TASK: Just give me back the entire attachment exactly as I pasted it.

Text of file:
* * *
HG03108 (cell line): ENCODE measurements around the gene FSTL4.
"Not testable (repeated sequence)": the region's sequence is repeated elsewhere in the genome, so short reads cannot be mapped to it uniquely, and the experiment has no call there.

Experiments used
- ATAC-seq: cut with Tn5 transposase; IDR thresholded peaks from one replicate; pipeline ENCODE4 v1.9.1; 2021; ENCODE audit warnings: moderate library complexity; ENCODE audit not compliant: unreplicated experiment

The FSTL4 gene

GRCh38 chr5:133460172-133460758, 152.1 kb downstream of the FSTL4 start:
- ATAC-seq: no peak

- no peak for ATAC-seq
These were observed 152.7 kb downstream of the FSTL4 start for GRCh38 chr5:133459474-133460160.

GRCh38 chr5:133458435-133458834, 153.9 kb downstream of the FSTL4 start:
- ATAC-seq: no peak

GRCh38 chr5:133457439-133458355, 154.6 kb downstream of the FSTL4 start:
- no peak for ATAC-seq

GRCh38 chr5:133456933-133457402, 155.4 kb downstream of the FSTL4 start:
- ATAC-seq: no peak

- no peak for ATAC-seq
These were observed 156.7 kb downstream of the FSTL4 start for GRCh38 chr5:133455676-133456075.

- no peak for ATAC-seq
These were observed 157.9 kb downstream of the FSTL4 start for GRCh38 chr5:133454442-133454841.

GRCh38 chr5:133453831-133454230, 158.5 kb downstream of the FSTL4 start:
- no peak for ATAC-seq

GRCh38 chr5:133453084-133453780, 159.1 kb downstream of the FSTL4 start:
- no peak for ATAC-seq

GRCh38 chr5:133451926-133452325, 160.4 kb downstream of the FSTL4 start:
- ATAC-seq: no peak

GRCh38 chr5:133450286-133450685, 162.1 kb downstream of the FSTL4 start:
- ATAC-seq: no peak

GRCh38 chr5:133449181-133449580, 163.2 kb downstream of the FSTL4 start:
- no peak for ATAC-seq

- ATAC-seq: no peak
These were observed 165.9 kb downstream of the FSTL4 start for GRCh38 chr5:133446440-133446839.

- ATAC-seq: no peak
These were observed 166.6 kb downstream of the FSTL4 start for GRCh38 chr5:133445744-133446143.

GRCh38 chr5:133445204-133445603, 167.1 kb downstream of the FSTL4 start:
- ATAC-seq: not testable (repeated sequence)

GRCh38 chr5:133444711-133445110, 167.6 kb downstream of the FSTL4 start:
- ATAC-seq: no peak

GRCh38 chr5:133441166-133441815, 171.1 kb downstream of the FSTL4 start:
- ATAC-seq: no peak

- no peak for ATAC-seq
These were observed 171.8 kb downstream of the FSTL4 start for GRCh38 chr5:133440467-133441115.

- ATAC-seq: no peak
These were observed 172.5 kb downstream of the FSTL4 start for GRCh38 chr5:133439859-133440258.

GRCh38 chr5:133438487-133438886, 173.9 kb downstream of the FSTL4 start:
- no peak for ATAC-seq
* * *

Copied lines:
HG03108 (cell line): ENCODE measurements around the gene FSTL4.
"Not testable (repeated sequence)": the region's sequence is repeated elsewhere in the genome, so short reads cannot be mapped to it uniquely, and the experiment has no call there.

Experiments used
- ATAC-seq: cut with Tn5 transposase; IDR thresholded peaks from one replicate; pipeline ENCODE4 v1.9.1; 2021; ENCODE audit warnings: moderate library complexity; ENCODE audit not compliant: unreplicated experiment

The FSTL4 gene

GRCh38 chr5:133460172-133460758, 152.1 kb downstream of the FSTL4 start:
- ATAC-seq: no peak

- no peak for ATAC-seq
These were observed 152.7 kb downstream of the FSTL4 start for GRCh38 chr5:133459474-133460160.

GRCh38 chr5:133458435-133458834, 153.9 kb downstream of the FSTL4 start:
- ATAC-seq: no peak

GRCh38 chr5:133457439-133458355, 154.6 kb downstream of the FSTL4 start:
- no peak for ATAC-seq

GRCh38 chr5:133456933-133457402, 155.4 kb downstream of the FSTL4 start:
- ATAC-seq: no peak

- no peak for ATAC-seq
These were observed 156.7 kb downstream of the FSTL4 start for GRCh38 chr5:133455676-133456075.

- no peak for ATAC-seq
These were observed 157.9 kb downstream of the FSTL4 start for GRCh38 chr5:133454442-133454841.

GRCh38 chr5:133453831-133454230, 158.5 kb downstream of the FSTL4 start:
- no peak for ATAC-seq

GRCh38 chr5:133453084-133453780, 159.1 kb downstream of the FSTL4 start:
- no peak for ATAC-seq

GRCh38 chr5:133451926-133452325, 160.4 kb downstream of the FSTL4 start:
- ATAC-seq: no peak

GRCh38 chr5:133450286-133450685, 162.1 kb downstream of the FSTL4 start:
- ATAC-seq: no peak

GRCh38 chr5:133449181-133449580, 163.2 kb downstream of the FSTL4 start:
- no peak for ATAC-seq

- ATAC-seq: no peak
These were observed 165.9 kb downstream of the FSTL4 start for GRCh38 chr5:133446440-133446839.

- ATAC-seq: no peak
These were observed 166.6 kb downstream of the FSTL4 start for GRCh38 chr5:133445744-133446143.

GRCh38 chr5:133445204-133445603, 167.1 kb downstream of the FSTL4 start:
- ATAC-seq: not testable (repeated sequence)

GRCh38 chr5:133444711-133445110, 167.6 kb downstream of the FSTL4 start:
- ATAC-seq: no peak

GRCh38 chr5:133441166-133441815, 171.1 kb downstream of the FSTL4 start:
- ATAC-seq: no peak

- no peak for ATAC-seq
These were observed 171.8 kb downstream of the FSTL4 start for GRCh38 chr5:133440467-133441115.

- ATAC-seq: no peak
These were observed 172.5 kb downstream of the FSTL4 start for GRCh38 chr5:133439859-133440258.

GRCh38 chr5:133438487-133438886, 173.9 kb downstream of the FSTL4 start:
- no peak for ATAC-seq